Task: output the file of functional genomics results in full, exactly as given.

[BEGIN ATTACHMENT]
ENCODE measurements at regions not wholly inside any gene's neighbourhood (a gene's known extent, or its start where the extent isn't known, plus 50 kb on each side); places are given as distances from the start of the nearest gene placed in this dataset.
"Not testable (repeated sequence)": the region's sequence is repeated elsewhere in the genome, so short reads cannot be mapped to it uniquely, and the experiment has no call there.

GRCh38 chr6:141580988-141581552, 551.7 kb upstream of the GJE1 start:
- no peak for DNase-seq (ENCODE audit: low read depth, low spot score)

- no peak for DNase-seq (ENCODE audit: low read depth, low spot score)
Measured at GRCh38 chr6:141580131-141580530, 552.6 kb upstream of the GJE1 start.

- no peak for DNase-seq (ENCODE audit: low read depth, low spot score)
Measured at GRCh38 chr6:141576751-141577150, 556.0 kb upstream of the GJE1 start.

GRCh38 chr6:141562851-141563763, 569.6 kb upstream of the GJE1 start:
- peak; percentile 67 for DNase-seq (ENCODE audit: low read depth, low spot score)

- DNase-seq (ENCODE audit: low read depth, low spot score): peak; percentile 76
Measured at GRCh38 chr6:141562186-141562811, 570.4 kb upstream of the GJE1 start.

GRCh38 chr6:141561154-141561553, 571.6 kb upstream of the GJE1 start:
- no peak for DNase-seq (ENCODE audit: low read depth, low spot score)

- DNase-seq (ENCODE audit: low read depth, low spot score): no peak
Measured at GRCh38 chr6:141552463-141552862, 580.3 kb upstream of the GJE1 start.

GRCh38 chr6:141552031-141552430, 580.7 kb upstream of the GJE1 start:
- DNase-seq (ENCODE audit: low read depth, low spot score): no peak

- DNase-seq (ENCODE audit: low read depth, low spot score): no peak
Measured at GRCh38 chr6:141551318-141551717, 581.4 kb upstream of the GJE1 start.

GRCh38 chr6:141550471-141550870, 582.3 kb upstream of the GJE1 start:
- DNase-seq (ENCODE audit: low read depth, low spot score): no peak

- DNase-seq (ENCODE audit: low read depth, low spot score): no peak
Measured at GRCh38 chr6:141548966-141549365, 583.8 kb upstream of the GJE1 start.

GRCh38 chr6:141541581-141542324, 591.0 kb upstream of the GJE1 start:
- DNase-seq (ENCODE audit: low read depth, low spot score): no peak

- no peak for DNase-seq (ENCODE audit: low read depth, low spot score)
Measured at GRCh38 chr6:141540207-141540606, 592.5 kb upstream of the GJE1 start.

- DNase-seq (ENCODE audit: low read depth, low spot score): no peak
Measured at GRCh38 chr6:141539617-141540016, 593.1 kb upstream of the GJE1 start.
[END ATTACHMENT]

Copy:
ENCODE measurements at regions not wholly inside any gene's neighbourhood (a gene's known extent, or its start where the extent isn't known, plus 50 kb on each side); places are given as distances from the start of the nearest gene placed in this dataset.
"Not testable (repeated sequence)": the region's sequence is repeated elsewhere in the genome, so short reads cannot be mapped to it uniquely, and the experiment has no call there.

GRCh38 chr6:141580988-141581552, 551.7 kb upstream of the GJE1 start:
- no peak for DNase-seq (ENCODE audit: low read depth, low spot score)

- no peak for DNase-seq (ENCODE audit: low read depth, low spot score)
Measured at GRCh38 chr6:141580131-141580530, 552.6 kb upstream of the GJE1 start.

- no peak for DNase-seq (ENCODE audit: low read depth, low spot score)
Measured at GRCh38 chr6:141576751-141577150, 556.0 kb upstream of the GJE1 start.

GRCh38 chr6:141562851-141563763, 569.6 kb upstream of the GJE1 start:
- peak; percentile 67 for DNase-seq (ENCODE audit: low read depth, low spot score)

- DNase-seq (ENCODE audit: low read depth, low spot score): peak; percentile 76
Measured at GRCh38 chr6:141562186-141562811, 570.4 kb upstream of the GJE1 start.

GRCh38 chr6:141561154-141561553, 571.6 kb upstream of the GJE1 start:
- no peak for DNase-seq (ENCODE audit: low read depth, low spot score)

- DNase-seq (ENCODE audit: low read depth, low spot score): no peak
Measured at GRCh38 chr6:141552463-141552862, 580.3 kb upstream of the GJE1 start.

GRCh38 chr6:141552031-141552430, 580.7 kb upstream of the GJE1 start:
- DNase-seq (ENCODE audit: low read depth, low spot score): no peak

- DNase-seq (ENCODE audit: low read depth, low spot score): no peak
Measured at GRCh38 chr6:141551318-141551717, 581.4 kb upstream of the GJE1 start.

GRCh38 chr6:141550471-141550870, 582.3 kb upstream of the GJE1 start:
- DNase-seq (ENCODE audit: low read depth, low spot score): no peak

- DNase-seq (ENCODE audit: low read depth, low spot score): no peak
Measured at GRCh38 chr6:141548966-141549365, 583.8 kb upstream of the GJE1 start.

GRCh38 chr6:141541581-141542324, 591.0 kb upstream of the GJE1 start:
- DNase-seq (ENCODE audit: low read depth, low spot score): no peak

- no peak for DNase-seq (ENCODE audit: low read depth, low spot score)
Measured at GRCh38 chr6:141540207-141540606, 592.5 kb upstream of the GJE1 start.

- DNase-seq (ENCODE audit: low read depth, low spot score): no peak
Measured at GRCh38 chr6:141539617-141540016, 593.1 kb upstream of the GJE1 start.